There are a number of reasons why companies avoid automated UI testing for their mobile apps. Many are new to mobile development and are in a sort of Maslow’s mobile hierarchy of needs, in which perceived survival depends on just getting the app working, and things downstream in the workflow seem like luxuries. Even teams that have reached self-actualization with automated testing for Web development may be unfamiliar with the unique set of tools and processes mobile testing demands.
In fact, even the most sophisticated development organizations are often using only manual mobile testing for mobile—or not testing at all. According to a 2014 Xamarin survey, just 13.2% of mobile developers perform automated UI testing, and according to a Forrester Research survey, only 53% of developers perform even a cursory test on a single device.
Here are five of the most common reasons mobile teams have not yet automated mobile app quality, and five reasons why they just don’t make sense.
Myth 1: Speed. “We can’t take the time to automate.”
In 2014, vendors introduced nearly 7,000 new types of Android devices, as well as nearly 10,000 mobile-specific APIs. Mobile applications change quickly and ship faster. With QA in constant crunch mode, there just isn’t time to create test scripts and keep them in sync with features that change every day.
Reality: “You’re wasting time right now.” It’s true: Manual testing can be faster than automated testing, but only on the very first test run. On subsequent runs, any marginal benefits manual testing might have brought erodes almost immediately.
With every repeated test run or feature addition, app developers must either add testing resources or scale back test scope. With finite budgets, this will ultimately lead to a viscous cycle of diminishing quality. In response to negative user reviews and engagement data from untested devices, teams will want to expand device coverage. This will further increase stress on a QA department that is already at capacity, as the business struggles to research, procure and maintain devices while executing tests.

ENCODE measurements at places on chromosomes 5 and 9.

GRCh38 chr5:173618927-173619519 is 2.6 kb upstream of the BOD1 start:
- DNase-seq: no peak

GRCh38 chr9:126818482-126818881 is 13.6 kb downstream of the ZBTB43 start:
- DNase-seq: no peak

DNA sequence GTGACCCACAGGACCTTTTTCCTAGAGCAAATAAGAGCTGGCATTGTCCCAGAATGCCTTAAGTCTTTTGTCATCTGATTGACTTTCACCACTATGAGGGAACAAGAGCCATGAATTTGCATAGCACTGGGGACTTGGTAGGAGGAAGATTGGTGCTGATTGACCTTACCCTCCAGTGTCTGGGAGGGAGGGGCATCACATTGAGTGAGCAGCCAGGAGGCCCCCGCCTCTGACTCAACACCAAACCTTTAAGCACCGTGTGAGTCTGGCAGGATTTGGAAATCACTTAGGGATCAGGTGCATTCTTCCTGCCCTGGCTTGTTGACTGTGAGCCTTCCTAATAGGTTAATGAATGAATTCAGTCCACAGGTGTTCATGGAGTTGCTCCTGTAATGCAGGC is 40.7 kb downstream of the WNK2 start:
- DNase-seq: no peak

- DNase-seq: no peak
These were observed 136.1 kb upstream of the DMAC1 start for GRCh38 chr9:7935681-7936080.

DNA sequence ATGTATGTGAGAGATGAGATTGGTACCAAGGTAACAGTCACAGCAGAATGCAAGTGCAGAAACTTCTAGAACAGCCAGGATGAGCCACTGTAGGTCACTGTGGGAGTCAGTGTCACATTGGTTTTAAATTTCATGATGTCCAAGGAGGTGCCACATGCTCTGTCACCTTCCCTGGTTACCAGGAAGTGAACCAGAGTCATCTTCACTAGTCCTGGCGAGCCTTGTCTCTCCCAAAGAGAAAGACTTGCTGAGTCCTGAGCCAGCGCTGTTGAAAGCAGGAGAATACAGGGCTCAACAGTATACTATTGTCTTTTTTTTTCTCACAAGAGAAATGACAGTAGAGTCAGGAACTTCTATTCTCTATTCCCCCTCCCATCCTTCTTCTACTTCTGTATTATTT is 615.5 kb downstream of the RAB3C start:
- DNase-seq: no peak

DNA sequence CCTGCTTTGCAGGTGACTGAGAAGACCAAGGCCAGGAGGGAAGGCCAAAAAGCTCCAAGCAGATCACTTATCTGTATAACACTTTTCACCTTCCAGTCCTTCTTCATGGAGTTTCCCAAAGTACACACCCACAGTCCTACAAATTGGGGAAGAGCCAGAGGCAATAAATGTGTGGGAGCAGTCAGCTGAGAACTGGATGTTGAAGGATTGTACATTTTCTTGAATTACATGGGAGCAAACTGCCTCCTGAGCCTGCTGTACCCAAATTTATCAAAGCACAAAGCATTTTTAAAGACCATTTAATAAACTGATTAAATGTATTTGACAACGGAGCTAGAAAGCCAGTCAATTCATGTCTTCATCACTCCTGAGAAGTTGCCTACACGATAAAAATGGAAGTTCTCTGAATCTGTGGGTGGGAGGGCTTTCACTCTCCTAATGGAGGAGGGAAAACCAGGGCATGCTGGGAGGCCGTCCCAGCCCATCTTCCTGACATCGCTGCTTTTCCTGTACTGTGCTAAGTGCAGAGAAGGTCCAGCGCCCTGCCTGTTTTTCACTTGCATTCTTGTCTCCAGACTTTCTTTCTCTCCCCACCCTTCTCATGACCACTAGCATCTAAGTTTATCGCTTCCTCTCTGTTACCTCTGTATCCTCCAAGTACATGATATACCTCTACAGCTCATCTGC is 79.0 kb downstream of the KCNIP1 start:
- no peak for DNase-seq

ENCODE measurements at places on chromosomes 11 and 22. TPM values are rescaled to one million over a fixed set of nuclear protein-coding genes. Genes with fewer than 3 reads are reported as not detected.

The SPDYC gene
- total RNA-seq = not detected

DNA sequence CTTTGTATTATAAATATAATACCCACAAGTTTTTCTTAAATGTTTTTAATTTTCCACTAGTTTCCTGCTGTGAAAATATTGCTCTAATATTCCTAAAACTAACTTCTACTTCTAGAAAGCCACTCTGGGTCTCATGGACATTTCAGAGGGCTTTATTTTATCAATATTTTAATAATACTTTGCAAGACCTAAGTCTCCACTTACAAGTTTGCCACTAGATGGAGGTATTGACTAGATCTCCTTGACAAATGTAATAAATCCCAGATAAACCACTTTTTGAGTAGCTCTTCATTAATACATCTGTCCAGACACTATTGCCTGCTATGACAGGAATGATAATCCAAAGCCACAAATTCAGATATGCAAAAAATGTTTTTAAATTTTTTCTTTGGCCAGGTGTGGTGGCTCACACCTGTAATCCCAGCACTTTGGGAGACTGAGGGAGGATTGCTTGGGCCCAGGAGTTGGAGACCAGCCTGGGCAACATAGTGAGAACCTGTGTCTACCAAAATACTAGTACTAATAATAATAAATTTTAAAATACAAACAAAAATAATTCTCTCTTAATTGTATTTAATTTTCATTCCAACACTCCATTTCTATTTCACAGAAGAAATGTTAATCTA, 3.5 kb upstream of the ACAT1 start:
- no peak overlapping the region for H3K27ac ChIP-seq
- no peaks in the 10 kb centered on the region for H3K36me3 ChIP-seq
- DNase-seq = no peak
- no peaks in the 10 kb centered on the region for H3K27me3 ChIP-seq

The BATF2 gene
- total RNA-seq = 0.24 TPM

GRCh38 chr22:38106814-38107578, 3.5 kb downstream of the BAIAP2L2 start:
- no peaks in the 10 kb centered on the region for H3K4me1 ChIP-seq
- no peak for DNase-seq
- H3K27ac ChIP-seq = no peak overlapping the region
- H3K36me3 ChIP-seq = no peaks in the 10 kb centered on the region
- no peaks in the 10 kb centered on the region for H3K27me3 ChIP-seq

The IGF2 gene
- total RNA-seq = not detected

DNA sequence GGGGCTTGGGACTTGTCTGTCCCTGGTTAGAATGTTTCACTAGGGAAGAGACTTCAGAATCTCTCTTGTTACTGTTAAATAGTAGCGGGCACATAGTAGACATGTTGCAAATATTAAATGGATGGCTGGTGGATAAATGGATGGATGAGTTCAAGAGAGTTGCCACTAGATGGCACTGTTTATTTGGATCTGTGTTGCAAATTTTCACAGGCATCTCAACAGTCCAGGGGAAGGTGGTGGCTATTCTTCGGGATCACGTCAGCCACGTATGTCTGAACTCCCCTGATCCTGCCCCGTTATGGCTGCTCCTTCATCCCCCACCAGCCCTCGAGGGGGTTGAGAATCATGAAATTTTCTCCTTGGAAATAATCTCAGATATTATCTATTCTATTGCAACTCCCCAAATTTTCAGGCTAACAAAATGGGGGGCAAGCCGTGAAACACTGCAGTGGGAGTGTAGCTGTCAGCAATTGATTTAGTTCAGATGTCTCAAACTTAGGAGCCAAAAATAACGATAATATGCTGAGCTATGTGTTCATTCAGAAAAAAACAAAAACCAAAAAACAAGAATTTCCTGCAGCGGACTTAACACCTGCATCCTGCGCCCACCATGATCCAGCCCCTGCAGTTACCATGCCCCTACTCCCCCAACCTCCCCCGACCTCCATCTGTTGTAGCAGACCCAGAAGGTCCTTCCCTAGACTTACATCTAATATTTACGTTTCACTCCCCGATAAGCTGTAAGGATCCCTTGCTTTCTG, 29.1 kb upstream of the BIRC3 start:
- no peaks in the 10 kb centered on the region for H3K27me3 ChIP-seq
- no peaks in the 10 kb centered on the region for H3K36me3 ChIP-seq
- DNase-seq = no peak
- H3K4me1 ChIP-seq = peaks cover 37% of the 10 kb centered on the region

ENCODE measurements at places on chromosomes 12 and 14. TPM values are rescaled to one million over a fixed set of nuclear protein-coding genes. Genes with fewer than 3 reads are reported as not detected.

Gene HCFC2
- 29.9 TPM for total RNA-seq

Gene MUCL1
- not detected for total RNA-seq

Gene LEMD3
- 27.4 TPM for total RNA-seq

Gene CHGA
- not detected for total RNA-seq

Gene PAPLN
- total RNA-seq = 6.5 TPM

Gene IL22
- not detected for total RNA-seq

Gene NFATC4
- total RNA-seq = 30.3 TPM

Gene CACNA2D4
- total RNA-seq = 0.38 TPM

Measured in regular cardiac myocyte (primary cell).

Even the best-funded manual UI testing programs fall short of complete coverage. In the U.S., mobile teams need to test on 188 devices to cover 100% of market share, yet according to a 2014 Xamarin survey, the majority of development teams frequently test on 25 or fewer devices, and more than a quarter of developers target five or fewer devices.
In real-world testing situations, automation can pay off almost immediately. On their very first test run, we have seen customers accelerate their testing timeline by 4x over entirely manual testing when running against 50 or more devices. Subsequent runs were several times faster yet, shortening nearly a full week of testing to just a few hours using.